(Gans 90) Did the American people agree to a certain responsibility when America adopted that new social contract called the New Deal? The answer is no, for clearly the ideal of Social Security was to help those who have been hardworking, responsible citizens, and the ideal of the other forms of relief was precisely that it wasrelief, a temporary hand up for folks down on their luck (Sabato 189). The vast majority of Americans still today endorse enthusiastically this notion of social assistance. But, increasingly, they resist the repetition and retrenchment and deepening over time of that culture of compliance dependency (Sabato 189). Welfare is a very hot topic. It is hot all across the nation; every one has an opinion, or a suggestion.
Every one wants things to get better, and every one wants our government programs to become cheaper, and more cost efficient. The only thing that one can do as an American citizen is stay true to ones own word, and follow ones own advice. If everyone would pull together and give each other a chance, Americans could really pull off something incredible. Welfare most definitely needs reform. There are too many people out there milking the government for everything that it has to offer, but the welfare program in the United States has accomplished many great things, and made it possible for many Americans to survive. The system will get stronger, but only time can tell.
The system of help to the American people is very successful, but at the same time it is very weak, and very much a failure. For every mistake that Americans make they can come back with hopefully successful efforts, for they learn from their mistakes and that is what makes this country so strong. Maybe one day, once it has been revised and reformed, the American people will be able to call forth on the welfare program and they will not have the same problems that they face today, but yet different problems, and different things to strive for. They will find different goals for our selves, and they will be able to focus our attention elsewhere. In 1932, during the height of the Great Depression, a man was elected President. That man was Franklin D.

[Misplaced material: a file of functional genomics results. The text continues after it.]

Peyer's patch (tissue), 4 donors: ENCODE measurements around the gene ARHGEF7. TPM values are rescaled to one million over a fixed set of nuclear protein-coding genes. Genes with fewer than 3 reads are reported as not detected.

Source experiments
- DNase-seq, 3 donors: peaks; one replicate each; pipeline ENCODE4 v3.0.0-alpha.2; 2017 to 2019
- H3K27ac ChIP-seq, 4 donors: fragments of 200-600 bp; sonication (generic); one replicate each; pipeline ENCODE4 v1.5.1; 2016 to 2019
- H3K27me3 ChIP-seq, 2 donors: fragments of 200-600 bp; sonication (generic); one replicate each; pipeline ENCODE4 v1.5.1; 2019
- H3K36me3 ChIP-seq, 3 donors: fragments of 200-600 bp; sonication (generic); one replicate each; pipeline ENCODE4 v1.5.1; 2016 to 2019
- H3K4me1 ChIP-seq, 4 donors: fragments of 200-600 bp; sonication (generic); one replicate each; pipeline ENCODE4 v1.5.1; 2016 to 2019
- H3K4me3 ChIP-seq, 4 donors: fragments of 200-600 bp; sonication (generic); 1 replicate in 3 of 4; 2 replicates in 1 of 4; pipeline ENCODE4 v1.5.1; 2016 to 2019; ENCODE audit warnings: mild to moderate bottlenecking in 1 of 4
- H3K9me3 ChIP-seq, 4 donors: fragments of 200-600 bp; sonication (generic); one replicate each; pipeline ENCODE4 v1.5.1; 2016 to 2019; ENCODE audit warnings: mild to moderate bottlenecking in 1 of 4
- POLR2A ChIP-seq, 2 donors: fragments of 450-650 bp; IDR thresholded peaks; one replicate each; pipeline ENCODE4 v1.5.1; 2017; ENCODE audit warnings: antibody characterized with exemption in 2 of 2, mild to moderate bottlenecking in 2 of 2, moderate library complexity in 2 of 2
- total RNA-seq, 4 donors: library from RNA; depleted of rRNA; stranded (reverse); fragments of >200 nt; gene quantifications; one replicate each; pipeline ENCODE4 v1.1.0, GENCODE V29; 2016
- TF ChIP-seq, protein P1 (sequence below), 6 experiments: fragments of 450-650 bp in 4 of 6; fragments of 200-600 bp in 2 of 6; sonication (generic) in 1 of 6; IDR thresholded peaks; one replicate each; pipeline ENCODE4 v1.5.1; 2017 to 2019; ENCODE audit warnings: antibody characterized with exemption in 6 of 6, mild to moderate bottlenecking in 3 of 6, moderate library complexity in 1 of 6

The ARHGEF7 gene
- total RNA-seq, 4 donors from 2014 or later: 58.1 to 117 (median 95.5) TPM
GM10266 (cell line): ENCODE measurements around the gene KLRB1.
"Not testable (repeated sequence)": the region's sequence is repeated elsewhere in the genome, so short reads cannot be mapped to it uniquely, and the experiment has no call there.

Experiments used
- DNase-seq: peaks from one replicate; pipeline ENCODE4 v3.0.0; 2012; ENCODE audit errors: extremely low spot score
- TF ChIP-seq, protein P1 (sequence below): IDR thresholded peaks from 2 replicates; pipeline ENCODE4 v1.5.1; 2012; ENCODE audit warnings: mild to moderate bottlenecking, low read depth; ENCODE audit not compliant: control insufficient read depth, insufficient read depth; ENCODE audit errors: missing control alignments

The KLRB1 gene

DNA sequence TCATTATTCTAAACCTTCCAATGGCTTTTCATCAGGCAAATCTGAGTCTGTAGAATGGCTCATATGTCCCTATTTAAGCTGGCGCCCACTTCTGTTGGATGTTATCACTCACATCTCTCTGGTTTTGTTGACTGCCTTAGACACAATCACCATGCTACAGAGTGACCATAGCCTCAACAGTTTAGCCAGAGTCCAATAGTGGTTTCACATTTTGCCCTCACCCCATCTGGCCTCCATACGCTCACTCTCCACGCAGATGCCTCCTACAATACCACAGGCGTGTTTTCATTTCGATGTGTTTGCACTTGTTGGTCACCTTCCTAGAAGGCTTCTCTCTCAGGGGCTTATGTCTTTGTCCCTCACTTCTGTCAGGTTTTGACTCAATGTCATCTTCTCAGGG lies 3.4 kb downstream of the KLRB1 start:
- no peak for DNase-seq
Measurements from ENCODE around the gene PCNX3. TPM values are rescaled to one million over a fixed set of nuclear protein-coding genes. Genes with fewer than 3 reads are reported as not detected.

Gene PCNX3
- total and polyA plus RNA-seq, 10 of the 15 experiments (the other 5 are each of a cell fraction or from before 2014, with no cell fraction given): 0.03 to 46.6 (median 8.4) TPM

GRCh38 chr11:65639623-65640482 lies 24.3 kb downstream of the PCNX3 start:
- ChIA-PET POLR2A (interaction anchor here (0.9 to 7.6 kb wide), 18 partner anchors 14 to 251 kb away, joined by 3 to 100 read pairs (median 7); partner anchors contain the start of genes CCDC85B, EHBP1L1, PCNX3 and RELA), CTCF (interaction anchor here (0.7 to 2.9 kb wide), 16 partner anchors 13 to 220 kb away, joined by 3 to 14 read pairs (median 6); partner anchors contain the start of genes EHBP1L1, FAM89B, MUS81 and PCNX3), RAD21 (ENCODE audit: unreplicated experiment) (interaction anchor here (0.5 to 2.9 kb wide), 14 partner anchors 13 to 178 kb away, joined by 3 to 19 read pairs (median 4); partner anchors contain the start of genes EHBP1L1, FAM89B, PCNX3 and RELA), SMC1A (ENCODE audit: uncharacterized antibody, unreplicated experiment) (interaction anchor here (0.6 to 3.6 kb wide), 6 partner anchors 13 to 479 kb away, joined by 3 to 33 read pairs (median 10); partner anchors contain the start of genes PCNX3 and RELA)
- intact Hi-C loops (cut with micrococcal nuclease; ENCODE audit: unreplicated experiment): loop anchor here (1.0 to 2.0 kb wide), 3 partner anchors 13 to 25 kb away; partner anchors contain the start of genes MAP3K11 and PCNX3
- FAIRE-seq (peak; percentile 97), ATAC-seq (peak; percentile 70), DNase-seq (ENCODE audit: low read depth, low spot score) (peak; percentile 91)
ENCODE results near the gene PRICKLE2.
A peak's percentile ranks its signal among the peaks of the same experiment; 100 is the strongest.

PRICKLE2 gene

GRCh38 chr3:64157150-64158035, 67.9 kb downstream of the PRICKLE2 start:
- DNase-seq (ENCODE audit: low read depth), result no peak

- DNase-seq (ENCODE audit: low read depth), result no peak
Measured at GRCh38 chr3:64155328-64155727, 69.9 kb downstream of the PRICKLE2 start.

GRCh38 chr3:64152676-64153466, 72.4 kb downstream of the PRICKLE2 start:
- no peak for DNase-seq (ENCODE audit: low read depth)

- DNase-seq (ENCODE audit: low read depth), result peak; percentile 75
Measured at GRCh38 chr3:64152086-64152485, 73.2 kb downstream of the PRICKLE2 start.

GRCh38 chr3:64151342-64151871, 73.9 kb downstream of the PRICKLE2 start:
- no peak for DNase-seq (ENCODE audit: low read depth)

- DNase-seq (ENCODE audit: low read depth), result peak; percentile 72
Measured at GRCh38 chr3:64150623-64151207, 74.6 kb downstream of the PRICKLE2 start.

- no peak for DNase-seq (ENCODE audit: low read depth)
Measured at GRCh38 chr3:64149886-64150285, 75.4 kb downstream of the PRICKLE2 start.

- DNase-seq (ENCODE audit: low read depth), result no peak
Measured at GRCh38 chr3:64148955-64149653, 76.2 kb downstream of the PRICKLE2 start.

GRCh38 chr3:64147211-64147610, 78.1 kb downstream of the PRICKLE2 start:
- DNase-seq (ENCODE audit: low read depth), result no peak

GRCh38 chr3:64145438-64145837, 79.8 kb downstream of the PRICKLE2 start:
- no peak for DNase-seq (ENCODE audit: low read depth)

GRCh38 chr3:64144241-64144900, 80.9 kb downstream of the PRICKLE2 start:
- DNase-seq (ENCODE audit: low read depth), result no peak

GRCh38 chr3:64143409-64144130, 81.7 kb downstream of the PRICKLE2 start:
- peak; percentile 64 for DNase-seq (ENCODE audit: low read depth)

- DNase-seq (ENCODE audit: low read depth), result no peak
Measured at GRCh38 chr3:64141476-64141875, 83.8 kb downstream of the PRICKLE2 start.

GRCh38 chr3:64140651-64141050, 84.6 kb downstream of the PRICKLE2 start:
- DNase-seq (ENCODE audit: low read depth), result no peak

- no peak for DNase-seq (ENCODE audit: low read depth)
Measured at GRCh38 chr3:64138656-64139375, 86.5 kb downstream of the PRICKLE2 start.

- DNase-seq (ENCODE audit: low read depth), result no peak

Roosevelt. He set out to improve the economy and the general welfare of the American people by introducing us to the New Deal. The New Deal was a large program, aimed toward pulling the economy out of the slump that it was in. The program was a success and it had people looking up, but it was too generous of a program. The government was just handing money out to people, and in doing so people would form a dependency. So the poor people that were receiving benefits from welfare were not motivated in any way to take initiative and try to get a job, they would sit back and live off of their welfare benefits. The level of welfare benefits was then and is today far too generous, it entices people with its generosity and they become dependant upon the system.
The American people can only hope for reform, and only time will tell. Bibliography BIBLIOGRAPHY Bane, Mary J. and Ellwood, David, T. Welfare Realities. Cambridge, Massachusetts. Harvard University Press, 1994. Bender, David.
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Teen Mothers and the Revolving Welfare Door. Philadelphia: Temple University Press, 1997. Lunardini, Christine A. Social Issues in American History. Phoenix, Arizona: The Oryx Press, 1996. Maybury, Richard J. Whatever Happened to Justice.